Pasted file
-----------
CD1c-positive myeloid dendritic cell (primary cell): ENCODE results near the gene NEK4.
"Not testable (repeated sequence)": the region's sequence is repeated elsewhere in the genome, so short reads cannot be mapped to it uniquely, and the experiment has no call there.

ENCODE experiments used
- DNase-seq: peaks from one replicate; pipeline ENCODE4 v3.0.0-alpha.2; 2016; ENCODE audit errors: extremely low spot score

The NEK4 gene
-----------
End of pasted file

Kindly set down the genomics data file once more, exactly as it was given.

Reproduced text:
CD1c-positive myeloid dendritic cell (primary cell): ENCODE results near the gene NEK4.
"Not testable (repeated sequence)": the region's sequence is repeated elsewhere in the genome, so short reads cannot be mapped to it uniquely, and the experiment has no call there.

ENCODE experiments used
- DNase-seq: peaks from one replicate; pipeline ENCODE4 v3.0.0-alpha.2; 2016; ENCODE audit errors: extremely low spot score

The NEK4 gene